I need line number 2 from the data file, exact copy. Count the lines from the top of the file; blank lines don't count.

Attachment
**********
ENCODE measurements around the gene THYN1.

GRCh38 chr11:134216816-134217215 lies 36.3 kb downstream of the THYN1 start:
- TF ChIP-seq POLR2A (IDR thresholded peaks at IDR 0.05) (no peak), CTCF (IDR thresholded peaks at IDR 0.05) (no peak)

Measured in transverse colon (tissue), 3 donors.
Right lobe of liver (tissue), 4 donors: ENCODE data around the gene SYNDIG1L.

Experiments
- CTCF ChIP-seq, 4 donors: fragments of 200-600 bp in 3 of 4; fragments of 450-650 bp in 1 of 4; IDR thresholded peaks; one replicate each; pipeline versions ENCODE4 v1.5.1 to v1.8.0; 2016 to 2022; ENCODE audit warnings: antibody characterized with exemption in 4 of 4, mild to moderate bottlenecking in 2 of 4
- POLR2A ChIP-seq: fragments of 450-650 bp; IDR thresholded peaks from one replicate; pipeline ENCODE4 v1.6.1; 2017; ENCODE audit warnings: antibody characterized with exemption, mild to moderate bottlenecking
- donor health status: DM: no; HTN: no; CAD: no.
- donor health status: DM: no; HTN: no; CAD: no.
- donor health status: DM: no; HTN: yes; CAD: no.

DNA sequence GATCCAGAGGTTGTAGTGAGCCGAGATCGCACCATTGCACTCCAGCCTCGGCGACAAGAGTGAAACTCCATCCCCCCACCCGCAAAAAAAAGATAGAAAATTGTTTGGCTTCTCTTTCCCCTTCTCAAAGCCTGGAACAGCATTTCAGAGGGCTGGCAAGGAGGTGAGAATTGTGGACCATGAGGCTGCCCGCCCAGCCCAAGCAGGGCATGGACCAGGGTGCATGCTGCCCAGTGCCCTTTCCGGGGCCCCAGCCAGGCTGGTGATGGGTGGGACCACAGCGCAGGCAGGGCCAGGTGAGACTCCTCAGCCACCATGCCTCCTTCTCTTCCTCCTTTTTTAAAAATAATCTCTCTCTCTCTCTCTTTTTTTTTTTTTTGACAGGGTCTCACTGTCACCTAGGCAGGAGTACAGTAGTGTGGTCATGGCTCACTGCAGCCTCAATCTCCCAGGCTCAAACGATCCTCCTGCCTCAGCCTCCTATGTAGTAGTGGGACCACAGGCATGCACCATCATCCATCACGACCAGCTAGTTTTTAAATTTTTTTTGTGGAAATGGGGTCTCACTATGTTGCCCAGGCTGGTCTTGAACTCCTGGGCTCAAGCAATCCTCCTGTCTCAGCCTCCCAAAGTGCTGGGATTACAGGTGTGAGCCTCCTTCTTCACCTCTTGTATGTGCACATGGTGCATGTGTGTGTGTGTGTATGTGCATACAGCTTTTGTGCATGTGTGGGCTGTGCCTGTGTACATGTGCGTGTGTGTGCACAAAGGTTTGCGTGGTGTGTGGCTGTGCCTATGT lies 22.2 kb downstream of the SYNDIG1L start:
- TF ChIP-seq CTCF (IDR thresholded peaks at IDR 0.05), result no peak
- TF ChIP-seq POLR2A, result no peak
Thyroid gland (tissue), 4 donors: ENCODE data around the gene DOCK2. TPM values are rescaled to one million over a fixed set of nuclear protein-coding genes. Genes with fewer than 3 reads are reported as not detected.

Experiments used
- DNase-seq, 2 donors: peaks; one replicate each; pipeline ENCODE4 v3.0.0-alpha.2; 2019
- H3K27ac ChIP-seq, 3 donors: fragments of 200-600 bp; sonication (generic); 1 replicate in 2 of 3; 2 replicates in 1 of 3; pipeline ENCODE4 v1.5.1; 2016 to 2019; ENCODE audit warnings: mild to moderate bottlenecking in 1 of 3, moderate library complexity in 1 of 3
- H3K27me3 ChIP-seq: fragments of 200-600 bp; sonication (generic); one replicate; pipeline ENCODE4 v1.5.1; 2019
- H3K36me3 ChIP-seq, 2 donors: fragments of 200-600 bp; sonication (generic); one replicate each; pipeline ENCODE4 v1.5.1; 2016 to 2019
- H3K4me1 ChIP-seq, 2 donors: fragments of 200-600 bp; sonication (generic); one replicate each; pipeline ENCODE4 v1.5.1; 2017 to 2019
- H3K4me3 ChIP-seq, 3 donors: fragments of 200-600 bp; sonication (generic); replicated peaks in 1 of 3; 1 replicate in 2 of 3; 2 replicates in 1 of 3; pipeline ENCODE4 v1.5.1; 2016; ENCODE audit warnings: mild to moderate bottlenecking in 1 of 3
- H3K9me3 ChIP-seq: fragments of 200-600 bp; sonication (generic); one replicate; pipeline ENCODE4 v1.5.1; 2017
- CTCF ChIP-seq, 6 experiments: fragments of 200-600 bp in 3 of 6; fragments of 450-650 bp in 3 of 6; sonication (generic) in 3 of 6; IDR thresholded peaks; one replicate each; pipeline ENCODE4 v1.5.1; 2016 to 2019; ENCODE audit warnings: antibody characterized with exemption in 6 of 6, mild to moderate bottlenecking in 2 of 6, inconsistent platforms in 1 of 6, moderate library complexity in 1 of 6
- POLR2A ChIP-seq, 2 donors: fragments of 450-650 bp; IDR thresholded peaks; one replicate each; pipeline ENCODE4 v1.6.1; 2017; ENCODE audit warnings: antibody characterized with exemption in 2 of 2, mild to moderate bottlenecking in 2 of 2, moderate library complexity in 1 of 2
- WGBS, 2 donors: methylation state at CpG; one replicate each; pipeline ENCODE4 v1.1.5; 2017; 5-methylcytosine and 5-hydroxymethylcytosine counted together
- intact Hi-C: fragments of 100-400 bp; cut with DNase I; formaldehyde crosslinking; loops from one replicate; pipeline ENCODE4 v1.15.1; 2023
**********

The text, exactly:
GRCh38 chr11:134216816-134217215 lies 36.3 kb downstream of the THYN1 start: